This marked the second instance in which a single company owns a duopoly involving two stations that are affiliated by a Big Three television network. The sale was consummated on May 31. In May 2013, KGPE and KSEE's general manager Matt Rosenfield told The Fresno Bee that KGPE would be consolidated into the facilities of KSEE by the end of the year. New high definition-capable studios were built for the two stations; the station moved its operations from its longtime studio facility on First Street to the KSEE building on October 9, 2013. The station's digital signal is multiplexed: KGPE digital subchannel 47.2 carried programming from Untamed Sports TV beginning in 2010. After Nexstar took ownership of KGPE in 2014, the station dropped ZUUS Country. Replacing it with a standard definition simulcast of its main channel. KGPE shut down its analog signal, over UHF channel 47, on June 12, 2009, the official date in which full-power television in the United States transitioned from analog to digital broadcasts under federal mandate.

The station's digital signal remained on its pre-transition UHF channel 34. Through the use of PSIP, digital television receivers display the station's virtual channel as its former UHF analog channel 47. Syndicated programs broadcast by KGPE include The Ellen DeGeneres Show, Ent

Laurence Picken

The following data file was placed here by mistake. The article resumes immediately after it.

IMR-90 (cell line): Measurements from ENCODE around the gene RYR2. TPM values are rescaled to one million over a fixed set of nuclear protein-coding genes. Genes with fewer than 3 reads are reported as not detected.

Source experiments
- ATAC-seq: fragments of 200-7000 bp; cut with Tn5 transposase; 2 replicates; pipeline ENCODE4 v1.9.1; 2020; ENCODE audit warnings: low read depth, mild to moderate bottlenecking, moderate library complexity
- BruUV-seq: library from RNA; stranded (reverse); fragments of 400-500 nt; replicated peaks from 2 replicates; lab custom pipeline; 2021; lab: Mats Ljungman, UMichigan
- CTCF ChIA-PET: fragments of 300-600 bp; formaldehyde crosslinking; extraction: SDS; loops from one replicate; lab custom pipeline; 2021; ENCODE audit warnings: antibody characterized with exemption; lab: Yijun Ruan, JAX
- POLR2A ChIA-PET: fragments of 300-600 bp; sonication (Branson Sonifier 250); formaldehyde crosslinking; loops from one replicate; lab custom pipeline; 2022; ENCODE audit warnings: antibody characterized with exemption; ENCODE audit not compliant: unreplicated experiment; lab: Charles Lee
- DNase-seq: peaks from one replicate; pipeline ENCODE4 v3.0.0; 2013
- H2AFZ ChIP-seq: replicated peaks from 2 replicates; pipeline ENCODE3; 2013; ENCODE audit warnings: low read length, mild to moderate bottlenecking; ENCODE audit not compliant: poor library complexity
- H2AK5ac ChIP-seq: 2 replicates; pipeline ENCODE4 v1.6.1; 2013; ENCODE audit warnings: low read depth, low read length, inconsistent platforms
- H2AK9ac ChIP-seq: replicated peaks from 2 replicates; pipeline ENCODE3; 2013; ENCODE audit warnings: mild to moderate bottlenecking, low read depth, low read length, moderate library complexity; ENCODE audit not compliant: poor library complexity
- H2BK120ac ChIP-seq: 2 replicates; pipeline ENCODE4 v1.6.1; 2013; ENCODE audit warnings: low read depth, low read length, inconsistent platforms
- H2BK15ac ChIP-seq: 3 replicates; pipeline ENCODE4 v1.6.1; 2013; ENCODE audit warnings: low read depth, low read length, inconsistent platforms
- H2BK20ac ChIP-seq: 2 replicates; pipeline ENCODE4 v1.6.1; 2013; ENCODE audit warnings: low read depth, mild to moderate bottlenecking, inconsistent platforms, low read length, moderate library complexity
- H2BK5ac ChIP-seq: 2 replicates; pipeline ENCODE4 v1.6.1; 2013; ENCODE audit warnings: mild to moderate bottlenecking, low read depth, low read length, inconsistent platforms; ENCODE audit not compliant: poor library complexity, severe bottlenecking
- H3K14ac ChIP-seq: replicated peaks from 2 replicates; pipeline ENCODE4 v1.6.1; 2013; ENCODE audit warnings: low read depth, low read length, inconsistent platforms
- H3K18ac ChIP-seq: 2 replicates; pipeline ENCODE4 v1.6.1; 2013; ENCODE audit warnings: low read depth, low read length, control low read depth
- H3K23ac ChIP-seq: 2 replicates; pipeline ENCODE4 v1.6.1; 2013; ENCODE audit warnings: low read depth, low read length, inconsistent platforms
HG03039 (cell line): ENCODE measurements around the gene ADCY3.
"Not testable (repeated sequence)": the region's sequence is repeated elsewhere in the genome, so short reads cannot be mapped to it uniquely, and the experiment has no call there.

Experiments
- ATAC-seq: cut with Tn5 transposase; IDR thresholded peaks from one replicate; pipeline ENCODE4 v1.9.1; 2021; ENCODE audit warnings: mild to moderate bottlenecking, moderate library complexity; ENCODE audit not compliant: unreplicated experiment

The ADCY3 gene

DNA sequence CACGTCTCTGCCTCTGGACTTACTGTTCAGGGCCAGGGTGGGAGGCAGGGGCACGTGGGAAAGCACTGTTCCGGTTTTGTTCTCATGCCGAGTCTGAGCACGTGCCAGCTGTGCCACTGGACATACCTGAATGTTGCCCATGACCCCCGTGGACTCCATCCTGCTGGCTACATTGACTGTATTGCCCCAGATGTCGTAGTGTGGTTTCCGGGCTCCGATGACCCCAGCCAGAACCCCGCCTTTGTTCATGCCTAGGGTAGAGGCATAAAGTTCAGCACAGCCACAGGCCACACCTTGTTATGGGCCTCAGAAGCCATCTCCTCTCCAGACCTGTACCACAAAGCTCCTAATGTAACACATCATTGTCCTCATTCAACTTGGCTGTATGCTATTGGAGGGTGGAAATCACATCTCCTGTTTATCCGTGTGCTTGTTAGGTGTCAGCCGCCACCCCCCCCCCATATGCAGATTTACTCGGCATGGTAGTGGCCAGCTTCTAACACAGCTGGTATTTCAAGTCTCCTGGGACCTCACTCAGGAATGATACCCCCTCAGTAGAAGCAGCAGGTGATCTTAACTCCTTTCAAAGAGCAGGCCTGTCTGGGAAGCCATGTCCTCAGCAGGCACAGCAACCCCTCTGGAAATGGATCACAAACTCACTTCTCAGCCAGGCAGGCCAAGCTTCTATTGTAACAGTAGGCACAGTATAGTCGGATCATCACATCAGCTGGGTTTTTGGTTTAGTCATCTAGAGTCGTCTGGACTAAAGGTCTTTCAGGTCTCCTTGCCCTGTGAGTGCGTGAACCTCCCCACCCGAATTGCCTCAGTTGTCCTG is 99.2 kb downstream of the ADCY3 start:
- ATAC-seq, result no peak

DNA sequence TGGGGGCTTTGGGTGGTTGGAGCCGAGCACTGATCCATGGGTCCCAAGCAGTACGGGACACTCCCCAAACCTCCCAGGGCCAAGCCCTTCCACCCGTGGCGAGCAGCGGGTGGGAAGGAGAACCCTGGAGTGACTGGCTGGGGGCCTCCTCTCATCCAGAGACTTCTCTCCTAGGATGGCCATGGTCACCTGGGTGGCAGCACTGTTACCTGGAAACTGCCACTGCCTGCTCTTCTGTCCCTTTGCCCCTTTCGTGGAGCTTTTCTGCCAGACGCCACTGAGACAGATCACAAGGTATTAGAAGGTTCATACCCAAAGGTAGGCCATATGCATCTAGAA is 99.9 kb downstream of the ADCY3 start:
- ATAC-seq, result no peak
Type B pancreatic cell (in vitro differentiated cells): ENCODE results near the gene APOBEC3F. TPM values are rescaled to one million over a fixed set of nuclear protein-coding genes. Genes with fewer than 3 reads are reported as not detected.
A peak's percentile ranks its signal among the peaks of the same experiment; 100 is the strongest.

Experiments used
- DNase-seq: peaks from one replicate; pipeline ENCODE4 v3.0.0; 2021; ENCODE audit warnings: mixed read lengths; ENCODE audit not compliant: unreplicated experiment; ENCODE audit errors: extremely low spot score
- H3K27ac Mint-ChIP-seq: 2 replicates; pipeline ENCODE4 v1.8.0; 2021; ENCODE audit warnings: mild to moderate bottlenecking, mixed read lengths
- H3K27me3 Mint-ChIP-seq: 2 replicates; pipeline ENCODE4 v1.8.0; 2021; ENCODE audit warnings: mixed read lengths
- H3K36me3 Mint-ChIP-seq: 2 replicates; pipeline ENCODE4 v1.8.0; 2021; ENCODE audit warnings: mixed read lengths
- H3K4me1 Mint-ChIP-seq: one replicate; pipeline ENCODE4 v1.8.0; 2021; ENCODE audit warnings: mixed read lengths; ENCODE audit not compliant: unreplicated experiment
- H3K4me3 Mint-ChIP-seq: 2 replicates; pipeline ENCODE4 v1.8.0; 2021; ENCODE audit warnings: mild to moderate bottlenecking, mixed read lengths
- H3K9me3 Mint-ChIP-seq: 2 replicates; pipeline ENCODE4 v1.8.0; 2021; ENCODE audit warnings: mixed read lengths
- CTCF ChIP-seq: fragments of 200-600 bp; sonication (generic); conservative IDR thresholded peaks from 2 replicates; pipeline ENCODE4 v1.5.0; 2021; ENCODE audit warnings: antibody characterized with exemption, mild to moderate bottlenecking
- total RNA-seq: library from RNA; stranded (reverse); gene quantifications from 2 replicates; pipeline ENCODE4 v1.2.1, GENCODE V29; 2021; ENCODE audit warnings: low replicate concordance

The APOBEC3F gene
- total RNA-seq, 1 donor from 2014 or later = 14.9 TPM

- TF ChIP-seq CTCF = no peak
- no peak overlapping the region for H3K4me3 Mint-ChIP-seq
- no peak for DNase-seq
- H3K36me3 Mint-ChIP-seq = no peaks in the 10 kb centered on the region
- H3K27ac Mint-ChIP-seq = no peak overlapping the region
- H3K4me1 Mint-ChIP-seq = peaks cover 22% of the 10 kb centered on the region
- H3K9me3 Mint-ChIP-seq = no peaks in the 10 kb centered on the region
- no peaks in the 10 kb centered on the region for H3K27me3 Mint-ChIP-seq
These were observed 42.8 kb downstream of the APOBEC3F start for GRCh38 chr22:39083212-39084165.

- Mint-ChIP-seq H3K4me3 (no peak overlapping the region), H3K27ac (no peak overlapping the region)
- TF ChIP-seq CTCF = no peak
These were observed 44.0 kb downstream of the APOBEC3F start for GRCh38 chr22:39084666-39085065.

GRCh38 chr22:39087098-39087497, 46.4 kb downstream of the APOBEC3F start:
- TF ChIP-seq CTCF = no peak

Laurence Ernest Rowland Picken was an ethnomusicologist and scientist. He had a wide research interest, published works on cytology, musicology, Turkish musical instruments, ancient Chinese and Japanese music. Laurence Picken was born in Nottingham to Rosa Louisa Bevan, he studied at Birmingham. In 1928 he won a scholarship to Trinity College, where he graduated with a double first in natural sciences, his PhD, in 1935, was in zoology. He obtained a two-year Rockefeller Studentship to work at the École de Chimie, University of Geneva, studying the thermoelastic properties of living muscle and long-chain polymers using X-ray crystallography, he obtained a Francis Maitland Balfour Studentship at the Department of Zoology, Cambridge to study long-chain molecules and their effect of on cell shape, in the summer he studied freshwater ciliates in Lake Ohrid in Yugoslavia. He returned to England when the second world war broke out, while was in charge of a blood transfusion unit during the war, he refined the methods for filtration and drying of plasma.